When the manic pixie dream girl was branded out of, of all things Kirsten Dunst as Claire Colburn in Elizabethtown, back in 2007, it was as though a collective ejaculation happened among “men” because they were finally able to pinpoint what it was they had been seeking ever since 2001 when Margot Tenenbaum burst onto the scene.
That “it” quality that embodies both quirk and attractiveness was just the one-two punch to convince “men” that the search for this type of girl was fruitful, that her ilk truly exists. And sure, once the term was coined by Nathan Rabin, many a woman worked diligently to embody the archetype via a certain Shannyn Sossaman look, but their day jobs and latent desire for stability would always quickly reveal they were no “force of nature”–no Sandra Bullock in Forces of Nature, if you will. And that’s a real turnoff to a “man,” who just wants a woman who will open his mind (with her open heart and pussy) and be more reckless than him so he can live vicariously through it.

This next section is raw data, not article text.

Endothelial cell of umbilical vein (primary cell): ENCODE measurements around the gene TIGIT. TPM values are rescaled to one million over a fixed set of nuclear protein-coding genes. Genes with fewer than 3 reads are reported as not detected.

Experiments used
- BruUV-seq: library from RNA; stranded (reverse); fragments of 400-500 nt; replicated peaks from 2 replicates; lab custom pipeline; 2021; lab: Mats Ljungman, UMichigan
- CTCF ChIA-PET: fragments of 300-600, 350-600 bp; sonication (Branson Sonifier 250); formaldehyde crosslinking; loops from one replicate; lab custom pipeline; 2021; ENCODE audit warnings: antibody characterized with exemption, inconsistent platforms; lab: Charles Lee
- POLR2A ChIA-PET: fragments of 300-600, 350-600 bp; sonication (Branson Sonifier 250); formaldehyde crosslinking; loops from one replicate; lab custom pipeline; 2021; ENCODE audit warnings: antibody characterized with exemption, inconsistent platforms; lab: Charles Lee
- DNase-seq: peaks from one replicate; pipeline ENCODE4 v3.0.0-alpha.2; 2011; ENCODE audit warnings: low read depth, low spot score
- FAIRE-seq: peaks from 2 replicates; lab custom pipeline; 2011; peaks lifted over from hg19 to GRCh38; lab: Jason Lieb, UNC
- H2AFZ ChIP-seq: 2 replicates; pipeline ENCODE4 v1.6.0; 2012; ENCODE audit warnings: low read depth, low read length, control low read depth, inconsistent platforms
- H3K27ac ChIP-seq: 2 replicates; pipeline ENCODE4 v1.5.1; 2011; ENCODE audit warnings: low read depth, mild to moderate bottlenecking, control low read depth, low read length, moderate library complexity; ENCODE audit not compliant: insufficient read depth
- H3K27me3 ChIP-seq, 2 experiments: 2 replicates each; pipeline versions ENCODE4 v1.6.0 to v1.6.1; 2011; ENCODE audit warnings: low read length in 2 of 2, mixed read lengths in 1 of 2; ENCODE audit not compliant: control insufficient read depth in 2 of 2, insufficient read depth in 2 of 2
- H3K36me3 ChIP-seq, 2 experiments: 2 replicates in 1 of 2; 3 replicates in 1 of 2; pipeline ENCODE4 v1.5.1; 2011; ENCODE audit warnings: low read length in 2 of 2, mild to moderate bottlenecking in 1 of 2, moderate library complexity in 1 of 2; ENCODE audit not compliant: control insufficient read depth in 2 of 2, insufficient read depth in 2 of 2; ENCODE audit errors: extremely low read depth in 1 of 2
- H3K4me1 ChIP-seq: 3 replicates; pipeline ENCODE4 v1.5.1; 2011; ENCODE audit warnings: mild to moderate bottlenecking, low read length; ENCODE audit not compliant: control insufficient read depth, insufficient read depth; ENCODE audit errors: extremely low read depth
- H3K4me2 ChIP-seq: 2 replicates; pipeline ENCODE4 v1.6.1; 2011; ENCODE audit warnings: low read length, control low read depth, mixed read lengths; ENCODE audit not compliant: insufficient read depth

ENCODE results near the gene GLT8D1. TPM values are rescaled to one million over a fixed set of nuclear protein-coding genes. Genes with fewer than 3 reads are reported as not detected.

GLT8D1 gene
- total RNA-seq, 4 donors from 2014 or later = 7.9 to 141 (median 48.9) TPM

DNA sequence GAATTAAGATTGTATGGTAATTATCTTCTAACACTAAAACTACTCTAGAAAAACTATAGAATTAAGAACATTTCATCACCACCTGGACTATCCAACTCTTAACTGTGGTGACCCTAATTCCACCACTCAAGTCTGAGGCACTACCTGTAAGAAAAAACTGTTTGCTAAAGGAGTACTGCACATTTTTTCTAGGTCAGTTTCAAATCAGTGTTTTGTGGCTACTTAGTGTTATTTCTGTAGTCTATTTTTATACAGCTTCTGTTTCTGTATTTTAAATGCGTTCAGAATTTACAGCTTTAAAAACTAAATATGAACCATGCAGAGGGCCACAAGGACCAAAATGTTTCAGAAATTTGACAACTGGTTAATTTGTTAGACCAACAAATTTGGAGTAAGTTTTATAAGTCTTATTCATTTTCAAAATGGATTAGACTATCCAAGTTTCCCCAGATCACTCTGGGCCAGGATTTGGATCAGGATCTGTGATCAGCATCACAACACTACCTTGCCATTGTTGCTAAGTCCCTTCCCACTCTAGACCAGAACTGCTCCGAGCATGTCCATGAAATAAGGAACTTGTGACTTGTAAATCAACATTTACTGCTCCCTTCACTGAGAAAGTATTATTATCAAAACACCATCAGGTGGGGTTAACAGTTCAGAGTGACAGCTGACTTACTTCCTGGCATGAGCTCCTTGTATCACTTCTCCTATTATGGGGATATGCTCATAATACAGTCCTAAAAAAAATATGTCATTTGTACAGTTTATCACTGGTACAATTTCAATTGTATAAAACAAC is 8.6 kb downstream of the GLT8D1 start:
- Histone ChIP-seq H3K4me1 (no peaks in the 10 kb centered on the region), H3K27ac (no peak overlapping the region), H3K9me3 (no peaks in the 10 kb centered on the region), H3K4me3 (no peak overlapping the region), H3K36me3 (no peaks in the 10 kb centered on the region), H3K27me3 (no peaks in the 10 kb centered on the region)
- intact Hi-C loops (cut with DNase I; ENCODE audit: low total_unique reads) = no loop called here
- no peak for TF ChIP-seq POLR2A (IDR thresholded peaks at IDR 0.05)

And yet, like a “man” actually willing to stick around and not be a generally huge flake the size of one of the flecks that come off of Ally Sheedy’s head in The Breakfast Club, the manic pixie dream girl is a myth, ergo the “man” who still seeks her has just one more fake excuse not to “settle down.”